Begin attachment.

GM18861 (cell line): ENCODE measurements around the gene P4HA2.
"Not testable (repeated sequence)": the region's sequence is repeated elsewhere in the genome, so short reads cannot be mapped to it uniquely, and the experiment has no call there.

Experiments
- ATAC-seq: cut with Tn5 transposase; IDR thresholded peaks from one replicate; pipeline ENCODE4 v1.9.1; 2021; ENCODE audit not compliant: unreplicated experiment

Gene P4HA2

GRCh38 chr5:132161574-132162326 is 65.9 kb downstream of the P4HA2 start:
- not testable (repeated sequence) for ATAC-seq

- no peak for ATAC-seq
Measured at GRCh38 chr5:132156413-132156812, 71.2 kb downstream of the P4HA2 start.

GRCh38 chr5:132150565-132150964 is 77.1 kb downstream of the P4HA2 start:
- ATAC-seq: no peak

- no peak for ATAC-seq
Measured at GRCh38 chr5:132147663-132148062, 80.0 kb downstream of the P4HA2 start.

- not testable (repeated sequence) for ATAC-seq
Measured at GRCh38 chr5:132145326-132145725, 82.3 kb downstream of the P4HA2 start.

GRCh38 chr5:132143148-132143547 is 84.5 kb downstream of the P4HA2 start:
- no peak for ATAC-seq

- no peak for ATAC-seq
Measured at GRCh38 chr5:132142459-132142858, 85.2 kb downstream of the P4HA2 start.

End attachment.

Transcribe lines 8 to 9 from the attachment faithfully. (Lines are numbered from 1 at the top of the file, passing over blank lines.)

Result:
- no peak for ATAC-seq
Measured at GRCh38 chr5:132156413-132156812, 71.2 kb downstream of the P4HA2 start.